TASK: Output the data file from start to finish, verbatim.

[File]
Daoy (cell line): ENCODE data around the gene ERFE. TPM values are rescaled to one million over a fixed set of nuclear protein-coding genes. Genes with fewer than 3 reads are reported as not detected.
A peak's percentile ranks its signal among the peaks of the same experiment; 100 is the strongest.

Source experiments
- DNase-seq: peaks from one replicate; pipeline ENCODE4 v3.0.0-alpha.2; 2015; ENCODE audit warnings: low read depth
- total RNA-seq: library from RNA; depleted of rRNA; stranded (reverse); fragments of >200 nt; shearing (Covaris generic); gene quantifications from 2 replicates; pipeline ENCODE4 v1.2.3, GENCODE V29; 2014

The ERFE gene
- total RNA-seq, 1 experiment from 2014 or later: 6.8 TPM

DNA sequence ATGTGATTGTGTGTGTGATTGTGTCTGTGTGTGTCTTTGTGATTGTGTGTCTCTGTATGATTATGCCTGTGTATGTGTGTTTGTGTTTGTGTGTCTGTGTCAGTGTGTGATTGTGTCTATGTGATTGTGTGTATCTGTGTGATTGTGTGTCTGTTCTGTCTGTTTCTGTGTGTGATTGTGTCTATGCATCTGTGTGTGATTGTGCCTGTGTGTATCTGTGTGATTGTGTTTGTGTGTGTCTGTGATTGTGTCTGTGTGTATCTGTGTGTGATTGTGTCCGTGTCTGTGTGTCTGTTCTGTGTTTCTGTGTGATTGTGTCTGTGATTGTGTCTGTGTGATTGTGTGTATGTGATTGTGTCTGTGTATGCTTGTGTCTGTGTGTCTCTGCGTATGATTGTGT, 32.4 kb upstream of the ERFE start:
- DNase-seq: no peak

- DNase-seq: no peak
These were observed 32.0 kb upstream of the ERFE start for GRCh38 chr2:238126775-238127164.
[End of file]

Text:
Daoy (cell line): ENCODE data around the gene ERFE. TPM values are rescaled to one million over a fixed set of nuclear protein-coding genes. Genes with fewer than 3 reads are reported as not detected.
A peak's percentile ranks its signal among the peaks of the same experiment; 100 is the strongest.

Source experiments
- DNase-seq: peaks from one replicate; pipeline ENCODE4 v3.0.0-alpha.2; 2015; ENCODE audit warnings: low read depth
- total RNA-seq: library from RNA; depleted of rRNA; stranded (reverse); fragments of >200 nt; shearing (Covaris generic); gene quantifications from 2 replicates; pipeline ENCODE4 v1.2.3, GENCODE V29; 2014

The ERFE gene
- total RNA-seq, 1 experiment from 2014 or later: 6.8 TPM

DNA sequence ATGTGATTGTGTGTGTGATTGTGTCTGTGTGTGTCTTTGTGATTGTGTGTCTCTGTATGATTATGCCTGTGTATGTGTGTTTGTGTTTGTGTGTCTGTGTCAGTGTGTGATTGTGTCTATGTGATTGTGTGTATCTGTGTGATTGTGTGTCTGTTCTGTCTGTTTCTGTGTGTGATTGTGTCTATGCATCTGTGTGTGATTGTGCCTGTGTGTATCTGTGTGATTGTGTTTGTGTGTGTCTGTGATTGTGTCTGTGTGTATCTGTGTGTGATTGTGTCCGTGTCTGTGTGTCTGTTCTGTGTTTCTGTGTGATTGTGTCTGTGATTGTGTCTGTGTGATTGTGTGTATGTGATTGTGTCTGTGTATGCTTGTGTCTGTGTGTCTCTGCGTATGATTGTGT, 32.4 kb upstream of the ERFE start:
- DNase-seq: no peak

- DNase-seq: no peak
These were observed 32.0 kb upstream of the ERFE start for GRCh38 chr2:238126775-238127164.